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No Rabbits for Social Care

22 November 2017

“Others may choose to reject the future – we choose to accept it” says Philip Hammond in his second budget speech as Chancellor of the Exchequer. In many ways this sums up the expectations that surrounded social care within this budget. The pre-budget sop in the form of the announcement of the timetable and thrust of the social care green paper, gave all but the most optimistic pundit a sense that the budget would contain nothing new for social care. We had been presented with a directive to focus on the future, and any short term fix would be tantamount to funding the past – but where there is breath there is hope!

So the headline is – there is no headline for social care. However, there are a number of areas that bear examination for their potential impact on our sector. 

Short term funding fix for the NHS – The Chancellor announced a short term funding package of £2.8bn, outside of the spending review envelope, for the Health Service to address current pressures. This included £350m for this year to focus on winter pressures, £1.6bn for 2018/19 and the balance for the remainder of the parliament. The potential for some of this to be focussed on the interface between health and social care at the point of discharge may present opportunities. 

Wages - Whilst there was no final announcement on nurses pay, it was made clear that the Secretary of State for health was in discussion over pay structure modernisation – and as appropriate – the Chancellor would find funds for the outcome of this. Any resultant increase in public sector pay for nurses may well impact on nurse retention within social care. In addition, the Chancellor committed to the increases in National Living Wage, confirming the 4.4% uplift in 2018 to a minimum of £7.83 an hour.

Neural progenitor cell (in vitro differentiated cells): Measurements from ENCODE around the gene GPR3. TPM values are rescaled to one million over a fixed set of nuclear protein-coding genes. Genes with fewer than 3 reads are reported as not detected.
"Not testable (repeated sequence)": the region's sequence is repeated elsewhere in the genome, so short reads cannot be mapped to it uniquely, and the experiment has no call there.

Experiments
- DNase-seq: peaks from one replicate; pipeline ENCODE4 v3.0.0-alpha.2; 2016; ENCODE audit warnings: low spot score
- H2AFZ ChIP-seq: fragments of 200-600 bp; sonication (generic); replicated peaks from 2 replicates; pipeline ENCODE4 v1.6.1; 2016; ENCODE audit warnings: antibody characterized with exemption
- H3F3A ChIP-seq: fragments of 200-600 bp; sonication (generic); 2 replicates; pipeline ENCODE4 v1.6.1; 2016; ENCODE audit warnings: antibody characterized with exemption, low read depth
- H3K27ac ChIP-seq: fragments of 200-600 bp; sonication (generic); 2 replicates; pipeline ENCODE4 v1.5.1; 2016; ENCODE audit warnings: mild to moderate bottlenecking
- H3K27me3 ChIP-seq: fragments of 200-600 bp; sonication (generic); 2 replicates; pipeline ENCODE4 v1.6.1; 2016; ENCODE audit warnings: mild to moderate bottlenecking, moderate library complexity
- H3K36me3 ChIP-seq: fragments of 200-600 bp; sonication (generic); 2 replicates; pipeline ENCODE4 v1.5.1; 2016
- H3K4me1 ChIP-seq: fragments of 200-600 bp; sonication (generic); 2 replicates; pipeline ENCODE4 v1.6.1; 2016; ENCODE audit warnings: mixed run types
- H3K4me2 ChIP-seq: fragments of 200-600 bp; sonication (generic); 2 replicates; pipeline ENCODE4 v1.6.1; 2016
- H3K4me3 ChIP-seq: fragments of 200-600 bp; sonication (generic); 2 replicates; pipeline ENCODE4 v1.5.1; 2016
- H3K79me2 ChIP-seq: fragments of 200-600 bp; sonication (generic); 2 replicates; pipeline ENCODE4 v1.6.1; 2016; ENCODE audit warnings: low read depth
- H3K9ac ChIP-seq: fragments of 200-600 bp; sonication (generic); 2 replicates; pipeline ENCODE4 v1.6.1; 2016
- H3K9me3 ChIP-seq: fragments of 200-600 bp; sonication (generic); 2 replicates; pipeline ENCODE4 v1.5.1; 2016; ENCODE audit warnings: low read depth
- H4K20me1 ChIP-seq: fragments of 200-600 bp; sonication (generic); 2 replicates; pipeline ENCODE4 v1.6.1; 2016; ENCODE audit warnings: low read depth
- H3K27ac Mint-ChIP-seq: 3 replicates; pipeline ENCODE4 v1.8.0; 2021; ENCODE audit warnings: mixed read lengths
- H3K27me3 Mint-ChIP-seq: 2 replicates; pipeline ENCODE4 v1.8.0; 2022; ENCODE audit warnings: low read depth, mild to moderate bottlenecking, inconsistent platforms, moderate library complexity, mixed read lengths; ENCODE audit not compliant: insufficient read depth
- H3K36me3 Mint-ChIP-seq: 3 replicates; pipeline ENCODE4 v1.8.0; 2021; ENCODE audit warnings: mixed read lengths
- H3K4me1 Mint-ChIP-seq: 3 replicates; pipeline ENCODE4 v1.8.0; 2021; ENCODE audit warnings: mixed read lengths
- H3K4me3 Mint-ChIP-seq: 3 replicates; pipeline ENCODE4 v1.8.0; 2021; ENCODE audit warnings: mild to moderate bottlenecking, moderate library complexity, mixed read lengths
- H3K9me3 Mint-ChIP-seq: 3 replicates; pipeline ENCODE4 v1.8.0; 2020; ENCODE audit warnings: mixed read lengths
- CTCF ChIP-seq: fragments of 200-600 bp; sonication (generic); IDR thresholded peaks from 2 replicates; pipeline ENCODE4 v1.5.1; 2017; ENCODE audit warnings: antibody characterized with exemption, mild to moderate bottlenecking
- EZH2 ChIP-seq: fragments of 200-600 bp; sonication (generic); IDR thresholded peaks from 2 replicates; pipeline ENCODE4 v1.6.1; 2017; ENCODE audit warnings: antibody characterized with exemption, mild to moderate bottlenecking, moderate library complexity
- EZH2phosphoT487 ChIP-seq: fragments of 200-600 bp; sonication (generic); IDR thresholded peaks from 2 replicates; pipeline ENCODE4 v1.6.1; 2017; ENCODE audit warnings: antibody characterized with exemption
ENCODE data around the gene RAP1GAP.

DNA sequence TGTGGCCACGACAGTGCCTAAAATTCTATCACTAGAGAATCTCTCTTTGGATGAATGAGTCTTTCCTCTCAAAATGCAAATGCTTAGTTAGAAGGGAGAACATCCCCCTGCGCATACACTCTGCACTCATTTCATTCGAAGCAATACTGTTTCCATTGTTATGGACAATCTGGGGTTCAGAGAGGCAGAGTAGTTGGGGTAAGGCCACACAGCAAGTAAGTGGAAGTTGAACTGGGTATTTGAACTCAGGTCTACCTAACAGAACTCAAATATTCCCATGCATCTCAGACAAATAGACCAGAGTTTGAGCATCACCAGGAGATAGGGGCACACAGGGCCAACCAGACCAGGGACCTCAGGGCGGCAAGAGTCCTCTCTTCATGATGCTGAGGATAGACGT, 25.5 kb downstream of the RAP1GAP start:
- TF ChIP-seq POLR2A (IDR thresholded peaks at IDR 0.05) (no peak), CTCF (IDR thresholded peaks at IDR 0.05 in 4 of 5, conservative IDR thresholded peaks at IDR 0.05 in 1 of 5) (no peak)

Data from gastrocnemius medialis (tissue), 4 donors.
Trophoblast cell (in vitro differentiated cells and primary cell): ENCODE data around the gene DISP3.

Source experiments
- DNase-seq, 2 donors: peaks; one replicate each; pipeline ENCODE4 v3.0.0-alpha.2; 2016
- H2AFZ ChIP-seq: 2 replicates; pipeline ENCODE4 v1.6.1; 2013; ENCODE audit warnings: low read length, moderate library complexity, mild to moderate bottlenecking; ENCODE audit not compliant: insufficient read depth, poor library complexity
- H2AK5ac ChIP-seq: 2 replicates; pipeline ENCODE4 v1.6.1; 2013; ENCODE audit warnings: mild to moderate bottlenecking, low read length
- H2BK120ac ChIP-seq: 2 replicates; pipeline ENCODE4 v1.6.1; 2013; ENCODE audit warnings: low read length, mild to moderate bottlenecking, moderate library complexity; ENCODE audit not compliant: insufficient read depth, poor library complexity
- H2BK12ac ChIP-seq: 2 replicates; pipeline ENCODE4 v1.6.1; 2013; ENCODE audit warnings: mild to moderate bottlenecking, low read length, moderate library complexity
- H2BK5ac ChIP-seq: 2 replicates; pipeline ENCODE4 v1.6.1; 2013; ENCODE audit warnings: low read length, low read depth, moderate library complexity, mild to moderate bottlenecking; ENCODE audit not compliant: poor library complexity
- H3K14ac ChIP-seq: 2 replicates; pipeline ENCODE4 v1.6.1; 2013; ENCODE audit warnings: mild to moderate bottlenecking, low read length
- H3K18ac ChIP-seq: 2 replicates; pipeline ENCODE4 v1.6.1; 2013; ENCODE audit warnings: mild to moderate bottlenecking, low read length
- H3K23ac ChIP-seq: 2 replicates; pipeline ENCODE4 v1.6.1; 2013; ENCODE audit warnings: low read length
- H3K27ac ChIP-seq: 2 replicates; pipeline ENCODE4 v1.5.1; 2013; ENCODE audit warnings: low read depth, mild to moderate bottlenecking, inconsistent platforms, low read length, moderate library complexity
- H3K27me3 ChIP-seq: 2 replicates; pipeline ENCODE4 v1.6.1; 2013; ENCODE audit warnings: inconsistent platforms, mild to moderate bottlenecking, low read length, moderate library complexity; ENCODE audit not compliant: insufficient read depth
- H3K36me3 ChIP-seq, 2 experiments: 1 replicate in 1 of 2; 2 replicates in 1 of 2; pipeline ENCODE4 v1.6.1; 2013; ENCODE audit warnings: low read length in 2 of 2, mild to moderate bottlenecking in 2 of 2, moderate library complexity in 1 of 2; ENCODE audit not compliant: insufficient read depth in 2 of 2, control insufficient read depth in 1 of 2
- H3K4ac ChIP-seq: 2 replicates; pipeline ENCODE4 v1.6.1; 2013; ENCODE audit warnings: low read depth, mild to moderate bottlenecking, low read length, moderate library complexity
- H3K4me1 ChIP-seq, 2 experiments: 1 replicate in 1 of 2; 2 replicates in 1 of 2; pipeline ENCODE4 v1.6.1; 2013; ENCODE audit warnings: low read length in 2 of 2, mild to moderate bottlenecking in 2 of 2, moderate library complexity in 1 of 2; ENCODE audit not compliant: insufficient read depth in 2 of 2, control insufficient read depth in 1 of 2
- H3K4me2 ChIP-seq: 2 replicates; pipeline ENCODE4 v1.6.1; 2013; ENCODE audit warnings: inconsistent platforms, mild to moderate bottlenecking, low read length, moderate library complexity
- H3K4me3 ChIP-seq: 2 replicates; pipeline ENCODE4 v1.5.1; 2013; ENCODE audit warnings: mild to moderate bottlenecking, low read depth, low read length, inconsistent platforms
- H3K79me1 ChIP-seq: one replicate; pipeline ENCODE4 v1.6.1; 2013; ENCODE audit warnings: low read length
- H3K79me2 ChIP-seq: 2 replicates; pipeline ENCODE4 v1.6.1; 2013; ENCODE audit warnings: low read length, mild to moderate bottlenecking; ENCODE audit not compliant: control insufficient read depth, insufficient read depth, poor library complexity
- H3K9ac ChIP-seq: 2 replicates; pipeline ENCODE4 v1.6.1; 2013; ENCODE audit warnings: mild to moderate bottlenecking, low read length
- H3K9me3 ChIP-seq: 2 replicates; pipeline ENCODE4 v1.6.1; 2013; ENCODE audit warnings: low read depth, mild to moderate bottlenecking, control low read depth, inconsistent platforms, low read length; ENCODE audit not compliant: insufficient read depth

Housing – Significant announcements around accessing the housing market and reforms to planning dominated this part of the speech. Although there were some areas that might impact on members including the reinvention of the Homes and Communities Agency into Homes England – which will have overarching responsibility for funding, planning, expertise and compulsory purchase. In addition, the removal of stamp duty for all first time buyers has to be good news for many of the social care workforce.

Workforce Development – There was a major focus on skills for the future, and social care should not be shy of looking toward the increasing emphasis on digital skills. We will need this in our workforce if we are to take advantage of the many technological advances. The availability of more on line skills packages for digital learning, and the commitments to retrain people within their working lives are good news for our staff. In addition, the note by the Chancellor that he will ‘keep under review’ the flexibility that levy payers have to use their funds. 

Finally – there was a strong message around the shortfall in productivity across the economy and my response to that is as follows: 

“The chancellor spoke today of the significant productivity challenge facing the UK economy, yet failed to take the opportunity to invest in a sector that employs over 1.5million workers. The opportunities that investment in technology, buildings and workforce skills would bring to the social care sector would be felt at both a local and national level. Recent analysis by Skills for Care (1) estimate that the social care sector contributes no less than £41.8bn to the English economy. The chancellor has played an own goal in his quest to improve UK productivity through his failure to provide short term support to a sector described by the regulator as one where the stresses and strains cannot be sustained (2). The role of the Green Paper in identifying a long term sustainable solution for social care has never seemed so urgent.”

If you are left hungry for more budget analysis then check out the Guardian quick overview here 

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